OPTIMISM #9 - July 3, 2020Hello Clients and Friends,
It’s been an interesting week or two since my last commentary.
News has been positive.
1.The New York Times report Wall Street’s best quarter since 1998:
2.Canada’s TSX had the best quarter in more than a decade:
3.A dividend site I like (dividend growth and investing.com) reported no dividend cuts in June.
4.In today’s Globe and Mail, I see that smart, wealthy people continue to buy through the market price dip. On June 17th, Sandra Greer, an insider at Emera (a large Nova Scotia based utility) bought 3340 shares for over $175,000.)
5.Love or hate them, pipelines are being built, which is good for Canada’s economy.
6.I learned from Tom Connolly that to get a sense of a stock’s value in comparison to its price, it is wise to look at the amount of income you can get buy buying today, versus how much income the stock has historically paid on average over the previous ten years.
Retirement after all, is about income, so the real goal is to buy a top-quality and hopefully rising income stream as cheaply as possible and live on that income forever.
When yield is high, share prices are low. The opposite is true as well.
Take TD bank for example. For the past two decades, its yield has averaged 3.2%, or $3.20 per 100$ of shares that you own.
Its average annual yield has been as follows:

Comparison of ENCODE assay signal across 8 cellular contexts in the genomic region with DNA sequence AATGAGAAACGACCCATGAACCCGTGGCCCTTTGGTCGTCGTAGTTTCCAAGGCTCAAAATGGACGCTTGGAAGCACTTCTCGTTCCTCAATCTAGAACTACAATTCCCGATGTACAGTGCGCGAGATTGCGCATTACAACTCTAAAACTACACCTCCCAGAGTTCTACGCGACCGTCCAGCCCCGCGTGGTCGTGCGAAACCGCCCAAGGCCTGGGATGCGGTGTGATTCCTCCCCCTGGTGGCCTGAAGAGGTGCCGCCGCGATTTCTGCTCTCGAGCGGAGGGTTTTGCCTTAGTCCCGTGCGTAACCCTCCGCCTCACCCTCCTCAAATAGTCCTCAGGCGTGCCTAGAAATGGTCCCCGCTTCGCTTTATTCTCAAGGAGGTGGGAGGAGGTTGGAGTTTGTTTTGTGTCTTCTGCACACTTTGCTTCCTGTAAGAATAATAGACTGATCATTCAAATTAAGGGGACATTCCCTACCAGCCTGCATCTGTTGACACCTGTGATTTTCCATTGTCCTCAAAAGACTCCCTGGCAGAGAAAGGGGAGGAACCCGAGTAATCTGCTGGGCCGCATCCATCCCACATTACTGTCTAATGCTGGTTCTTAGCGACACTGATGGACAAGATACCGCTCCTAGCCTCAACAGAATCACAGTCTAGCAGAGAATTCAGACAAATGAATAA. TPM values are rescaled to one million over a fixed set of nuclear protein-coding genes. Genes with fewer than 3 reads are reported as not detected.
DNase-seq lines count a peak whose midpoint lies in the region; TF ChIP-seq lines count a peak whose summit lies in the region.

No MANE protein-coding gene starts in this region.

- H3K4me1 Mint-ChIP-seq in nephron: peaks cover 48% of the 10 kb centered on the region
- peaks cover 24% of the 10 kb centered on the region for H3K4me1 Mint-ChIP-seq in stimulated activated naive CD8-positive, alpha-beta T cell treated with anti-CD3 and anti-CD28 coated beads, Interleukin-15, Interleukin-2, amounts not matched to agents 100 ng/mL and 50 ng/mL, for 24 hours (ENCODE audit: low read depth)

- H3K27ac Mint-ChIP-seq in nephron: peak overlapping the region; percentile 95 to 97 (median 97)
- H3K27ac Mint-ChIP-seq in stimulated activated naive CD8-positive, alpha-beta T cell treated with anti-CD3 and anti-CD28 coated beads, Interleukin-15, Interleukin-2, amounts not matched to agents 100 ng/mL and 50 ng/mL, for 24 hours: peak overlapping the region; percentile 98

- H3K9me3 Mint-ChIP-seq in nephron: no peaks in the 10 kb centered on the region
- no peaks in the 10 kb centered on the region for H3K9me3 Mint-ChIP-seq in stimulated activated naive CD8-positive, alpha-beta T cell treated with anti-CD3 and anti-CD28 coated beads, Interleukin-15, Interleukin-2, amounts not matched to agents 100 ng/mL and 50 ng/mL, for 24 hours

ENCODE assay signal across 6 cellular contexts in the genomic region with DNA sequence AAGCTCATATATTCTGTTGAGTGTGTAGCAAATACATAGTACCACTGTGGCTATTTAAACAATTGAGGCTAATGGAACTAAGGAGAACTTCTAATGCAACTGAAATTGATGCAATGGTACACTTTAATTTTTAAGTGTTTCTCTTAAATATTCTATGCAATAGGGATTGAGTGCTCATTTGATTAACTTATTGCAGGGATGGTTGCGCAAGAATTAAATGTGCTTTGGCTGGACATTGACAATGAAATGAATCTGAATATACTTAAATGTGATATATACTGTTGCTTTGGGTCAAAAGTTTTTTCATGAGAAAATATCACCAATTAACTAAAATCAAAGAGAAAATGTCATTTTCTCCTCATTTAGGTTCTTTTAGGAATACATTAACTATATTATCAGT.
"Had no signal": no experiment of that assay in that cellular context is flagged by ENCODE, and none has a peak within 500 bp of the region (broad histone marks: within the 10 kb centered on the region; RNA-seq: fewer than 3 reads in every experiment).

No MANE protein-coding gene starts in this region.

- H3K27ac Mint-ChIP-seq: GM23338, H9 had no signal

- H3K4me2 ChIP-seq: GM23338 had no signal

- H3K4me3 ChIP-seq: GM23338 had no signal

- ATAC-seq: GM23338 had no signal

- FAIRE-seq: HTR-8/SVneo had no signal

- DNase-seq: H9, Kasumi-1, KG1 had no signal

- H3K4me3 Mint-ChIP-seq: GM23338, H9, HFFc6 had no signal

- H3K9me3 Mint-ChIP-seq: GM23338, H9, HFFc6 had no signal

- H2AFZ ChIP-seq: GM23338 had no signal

From the year 2000: 2.31%, 2.71, 3.19, 3.05, 2.94, 2.85, 2.83, 2.99, 4.27, 4.77, 3.52% in 2010, 3.37, 3.58, 3.60, 3.49, 3.84, 3.73, 3.44, 3.58, 3.98 and 4.9%.
Yield today is $3.16 per share, per year, and the shares are selling for $60.75 as I write. $3.16 / $60.75 = 5.2%.
We can see that it was high (4.77%) in 2009, the low after the 2008 housing crash. It was an incredible buying opportunity that most, including me, missed out on.
Today, it’s higher, meaning greater opportunity.
7.Austria borrowed money by issuing bonds in June. They are repayable in 100 years, paying 0.88%.
Can you imagine locking in your money for 100 years at less than 1%? Or you can buy TD stock and get 5.2%. Bizarre.
8.Rob Carrick’s interesting article two days ago about concentrated top quality stocks beating their diversified competitors:
9.If you have extra cash to invest, contact your Portfolio Manager about buying more top-quality dividend stocks that regularly raise their dividends.
I feel like a used car salesman saying it, but this sale won’t last forever. Yes… we may get a second dip in prices, but that is not for certain. As Sandy Riley so famously said, “the market climbs a wall of worry”. When life gets back to something more normal, you will not regret it.
Happy Canada Day. Have a great week. Summer is here.
Derek Moran R.F.P.